Six Tips for Hosting Virtual English Now! Learning Circles
October 28th, 2020 | Blogs
October 28th, 2020 | Blogs
English Now! learning circles like the ones offered at the Thomas Jefferson Adult and Career Education (TJACE) program are multi-level, learner-led groups for English language and digital literacy practice. Last spring when the TJACE learning circles migrated quickly to a distance learning format, we found, through trial and error, that the flexible learning circles model lends itself to a video conferencing format like Zoom. In fact, learners can play an important leadership role in their own virtual learning experience.
The tips below share how the spirit of learning circles can be achieved virtually, but these strategies could be adapted to any multi-level classroom.
1. Establish virtual classroom norms. Just as you would in a face-to-face environment, collaborate with the learners to set expectations for attendance, participation, and respectful discussion. Our virtual circles welcome learners whenever they are able to join, accommodating late arrivals and early departures, young children on laps and family members in the background. Remember that students will have different experiences of the same class depending on what kind of device they are using and their internet access. If some students join by calling in, pause frequently to make sure they are processing the conversation and call on them specifically to speak.
2. Orient learners to the platform you will be using. Which features of this technology are most important for your purposes? Zoom has an impressive array of options, but in a multi-level class, mastering a few simple features might be best. Practice sending messages through the chat, turning off the video and audio, and using reactions in response to prompts. If you have students who are returning to learning circles or are familiar with the technology, you might invite them to lead the orientation.
3. Incorporate learners’ home environments. Acknowledge and be sensitive to the fact that you are seeing learners in private spaces, which might be unwillingly on display. Learners might not feel comfortable connecting via video chat; encourage these learners to turn off their camera or to join by calling in. Learners who have limited internet access can also call in. But for all learners, joining class from home presents rich opportunities for language learning and cultural connection. Invite learners to share something from their homes in a show-and-tell (and have those who call in describe the object). Use the wealth of realia available to reinforce vocabulary, provide real-word context for concepts, and encourage participation.
4. Address COVID-19 in a civics context. Find out what your learners know and want to know about the pandemic. Share a weekly COVID update, focusing on data from your health department as well as announcements from area hospitals, testing sites, public schools, and agencies offering support. Keep a local focus. Review the name of your governor, discuss the difference between city and county, and make a list of students’ zip codes. Show them how to access local information and invite learners to present information to the group. You could invite guest speakers from local agencies to present virtually, sharing information that will have the most direct benefit and promote civic engagement.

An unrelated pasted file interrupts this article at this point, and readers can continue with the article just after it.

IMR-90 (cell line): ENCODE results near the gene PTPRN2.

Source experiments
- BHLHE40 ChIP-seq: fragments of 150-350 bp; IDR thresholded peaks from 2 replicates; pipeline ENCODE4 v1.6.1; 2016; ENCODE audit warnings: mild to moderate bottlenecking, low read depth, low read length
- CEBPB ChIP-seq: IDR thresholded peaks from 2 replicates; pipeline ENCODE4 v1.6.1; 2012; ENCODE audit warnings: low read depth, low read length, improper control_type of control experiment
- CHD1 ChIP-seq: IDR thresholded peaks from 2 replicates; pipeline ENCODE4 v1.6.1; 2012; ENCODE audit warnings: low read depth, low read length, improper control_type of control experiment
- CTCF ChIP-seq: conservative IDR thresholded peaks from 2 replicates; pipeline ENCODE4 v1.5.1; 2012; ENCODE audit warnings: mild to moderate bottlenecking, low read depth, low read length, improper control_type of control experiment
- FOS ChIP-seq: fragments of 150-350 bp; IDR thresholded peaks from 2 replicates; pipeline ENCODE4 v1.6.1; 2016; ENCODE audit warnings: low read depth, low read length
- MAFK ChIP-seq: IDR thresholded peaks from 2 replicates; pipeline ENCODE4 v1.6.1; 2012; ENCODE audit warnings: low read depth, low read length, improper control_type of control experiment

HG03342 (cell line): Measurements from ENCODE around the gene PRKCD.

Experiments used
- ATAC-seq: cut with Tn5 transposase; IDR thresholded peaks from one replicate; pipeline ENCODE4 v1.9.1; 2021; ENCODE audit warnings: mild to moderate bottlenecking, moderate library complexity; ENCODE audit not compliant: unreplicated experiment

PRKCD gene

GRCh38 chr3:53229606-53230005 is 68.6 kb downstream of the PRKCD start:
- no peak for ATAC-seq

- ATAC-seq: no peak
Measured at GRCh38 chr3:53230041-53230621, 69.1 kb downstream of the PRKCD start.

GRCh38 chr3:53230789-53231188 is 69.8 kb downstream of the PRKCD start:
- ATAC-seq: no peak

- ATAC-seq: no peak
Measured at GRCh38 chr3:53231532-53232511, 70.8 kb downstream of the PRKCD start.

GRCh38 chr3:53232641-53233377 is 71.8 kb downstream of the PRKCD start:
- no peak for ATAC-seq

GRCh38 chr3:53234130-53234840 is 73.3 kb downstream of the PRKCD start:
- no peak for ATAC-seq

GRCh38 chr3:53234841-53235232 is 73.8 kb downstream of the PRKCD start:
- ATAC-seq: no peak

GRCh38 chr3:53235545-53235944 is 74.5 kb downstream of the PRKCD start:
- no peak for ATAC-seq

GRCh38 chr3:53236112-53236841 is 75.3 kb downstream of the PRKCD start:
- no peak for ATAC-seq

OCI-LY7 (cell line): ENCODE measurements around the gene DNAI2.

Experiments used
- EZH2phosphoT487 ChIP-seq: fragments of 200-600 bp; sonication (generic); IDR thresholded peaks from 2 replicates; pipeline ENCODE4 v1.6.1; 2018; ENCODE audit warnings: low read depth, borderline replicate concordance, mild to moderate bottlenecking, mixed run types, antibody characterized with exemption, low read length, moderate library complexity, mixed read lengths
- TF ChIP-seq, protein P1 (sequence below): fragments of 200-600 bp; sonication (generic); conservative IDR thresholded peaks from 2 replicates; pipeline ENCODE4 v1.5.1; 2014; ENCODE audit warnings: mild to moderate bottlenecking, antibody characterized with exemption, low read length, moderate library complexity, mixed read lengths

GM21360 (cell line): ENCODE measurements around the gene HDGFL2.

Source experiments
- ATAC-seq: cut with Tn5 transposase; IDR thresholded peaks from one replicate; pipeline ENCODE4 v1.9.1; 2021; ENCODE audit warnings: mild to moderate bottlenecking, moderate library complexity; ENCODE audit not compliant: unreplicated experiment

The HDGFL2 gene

5. Provide leadership opportunities. In a virtual classroom, learners can be a Zoom co-host and set the meeting agenda, manage the chat, take notes, or serve as time keeper. This gives them a chance to practice both their technology and English skills while offering practical support to the facilitator. Hosting a virtual meeting is now a critical workforce skill. We can all benefit from increased practice.
6. Encourage peer support. TJACE is piloting a program for learning circle participants to serve as volunteer “buddies” for beginning English language learners in our school. Buddies can support beginners with accessing technology and interpret for staff if needed. This is a volunteer role; the benefit to the buddy is that they can put this volunteer experience on their resume.
While Zoom is neither a panacea nor a substitute for face-to-face connection, the virtual classroom can still be a place for meaningful engagement. As one of the learners at TJACE said, “I like the virtual learning circles very much, because I feel like I am learning English from the real live conversations. [O]ur teacher works as a facilitator of our communication. She keeps everyone in the Zoom class active for some interesting and practical topics or whatever we want to talk about and ask for.” By keeping virtual meetings flexible and remaining responsive to learners’ needs, facilitators and learners alike can increase their digital fluency and learn new skills together while remaining physically apart.
Written by Maryann Peterson
Maryann is an ESOL instructor and EN! learning circle facilitator at the Thomas Jefferson Adult & Career Education program at Piedmont Virginia Community College in Charlottesville, Virginia.
The English Now! learning circles project works with adult education programs across the United States to serve English Language Learners in weekly learning circles using a blended mix of digital content and small group meetings facilitated by a teacher or trained volunteer. If you are interested in starting up your own English Now! learning circles, please contact email@example.com.